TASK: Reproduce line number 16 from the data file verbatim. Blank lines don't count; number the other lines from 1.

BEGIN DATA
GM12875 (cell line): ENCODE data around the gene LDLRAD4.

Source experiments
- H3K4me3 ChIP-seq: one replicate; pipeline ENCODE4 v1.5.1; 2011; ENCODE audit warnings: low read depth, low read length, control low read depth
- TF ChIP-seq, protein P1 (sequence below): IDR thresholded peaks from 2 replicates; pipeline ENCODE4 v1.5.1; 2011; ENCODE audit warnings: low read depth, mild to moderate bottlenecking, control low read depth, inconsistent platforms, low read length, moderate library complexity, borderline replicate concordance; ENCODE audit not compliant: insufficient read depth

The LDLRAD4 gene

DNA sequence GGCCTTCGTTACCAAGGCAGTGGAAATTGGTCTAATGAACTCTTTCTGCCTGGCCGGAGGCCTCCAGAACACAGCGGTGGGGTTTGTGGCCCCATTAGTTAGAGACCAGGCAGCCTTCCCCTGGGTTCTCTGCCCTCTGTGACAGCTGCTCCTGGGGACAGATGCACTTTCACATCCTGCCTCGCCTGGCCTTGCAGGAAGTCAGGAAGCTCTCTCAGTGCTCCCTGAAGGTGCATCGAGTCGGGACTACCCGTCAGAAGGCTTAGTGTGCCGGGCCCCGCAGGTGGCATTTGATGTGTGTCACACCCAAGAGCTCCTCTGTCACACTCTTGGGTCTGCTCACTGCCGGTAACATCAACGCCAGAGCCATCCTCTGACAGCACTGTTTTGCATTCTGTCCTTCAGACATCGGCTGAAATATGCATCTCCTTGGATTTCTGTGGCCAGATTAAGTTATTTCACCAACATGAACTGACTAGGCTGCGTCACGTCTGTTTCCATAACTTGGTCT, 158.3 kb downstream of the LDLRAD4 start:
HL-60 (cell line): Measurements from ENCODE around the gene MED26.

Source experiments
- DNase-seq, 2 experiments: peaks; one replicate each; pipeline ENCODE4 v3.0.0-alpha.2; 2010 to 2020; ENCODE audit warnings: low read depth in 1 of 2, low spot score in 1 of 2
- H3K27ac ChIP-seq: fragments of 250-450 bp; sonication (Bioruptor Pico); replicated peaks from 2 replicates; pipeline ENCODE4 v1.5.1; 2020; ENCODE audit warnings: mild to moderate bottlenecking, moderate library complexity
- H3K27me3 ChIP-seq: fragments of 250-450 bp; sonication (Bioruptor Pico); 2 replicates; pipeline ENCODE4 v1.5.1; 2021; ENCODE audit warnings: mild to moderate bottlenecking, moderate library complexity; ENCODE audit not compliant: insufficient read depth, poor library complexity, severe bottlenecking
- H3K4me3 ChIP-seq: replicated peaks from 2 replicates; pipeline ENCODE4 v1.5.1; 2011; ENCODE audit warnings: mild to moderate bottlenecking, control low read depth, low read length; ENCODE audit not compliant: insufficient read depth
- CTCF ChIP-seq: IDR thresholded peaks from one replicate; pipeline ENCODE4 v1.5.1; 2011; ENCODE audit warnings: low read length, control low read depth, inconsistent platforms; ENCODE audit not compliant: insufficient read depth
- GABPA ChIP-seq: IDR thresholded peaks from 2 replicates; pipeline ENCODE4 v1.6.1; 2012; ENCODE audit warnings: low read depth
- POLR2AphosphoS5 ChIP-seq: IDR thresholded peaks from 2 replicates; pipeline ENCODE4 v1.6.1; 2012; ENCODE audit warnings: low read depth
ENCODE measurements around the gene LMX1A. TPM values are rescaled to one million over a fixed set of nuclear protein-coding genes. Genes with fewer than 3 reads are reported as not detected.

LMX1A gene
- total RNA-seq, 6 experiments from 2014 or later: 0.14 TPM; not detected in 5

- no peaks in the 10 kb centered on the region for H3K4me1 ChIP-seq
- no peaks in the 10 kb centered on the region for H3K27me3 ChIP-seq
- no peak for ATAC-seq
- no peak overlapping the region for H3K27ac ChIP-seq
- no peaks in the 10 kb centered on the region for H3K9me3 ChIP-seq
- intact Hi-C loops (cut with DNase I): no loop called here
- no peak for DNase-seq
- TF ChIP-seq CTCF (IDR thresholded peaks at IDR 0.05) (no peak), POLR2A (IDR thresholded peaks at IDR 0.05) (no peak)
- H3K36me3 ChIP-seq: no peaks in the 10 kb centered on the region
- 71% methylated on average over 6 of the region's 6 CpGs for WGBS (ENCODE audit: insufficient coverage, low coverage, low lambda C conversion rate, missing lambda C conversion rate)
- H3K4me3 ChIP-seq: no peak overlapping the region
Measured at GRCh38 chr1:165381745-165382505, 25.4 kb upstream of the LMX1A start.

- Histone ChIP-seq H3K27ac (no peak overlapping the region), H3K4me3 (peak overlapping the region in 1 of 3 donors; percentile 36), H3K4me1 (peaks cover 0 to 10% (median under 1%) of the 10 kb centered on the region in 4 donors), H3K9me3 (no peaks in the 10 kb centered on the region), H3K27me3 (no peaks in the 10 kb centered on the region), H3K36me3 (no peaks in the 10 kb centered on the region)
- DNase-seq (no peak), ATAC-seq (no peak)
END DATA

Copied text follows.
ENCODE measurements around the gene LMX1A. TPM values are rescaled to one million over a fixed set of nuclear protein-coding genes. Genes with fewer than 3 reads are reported as not detected.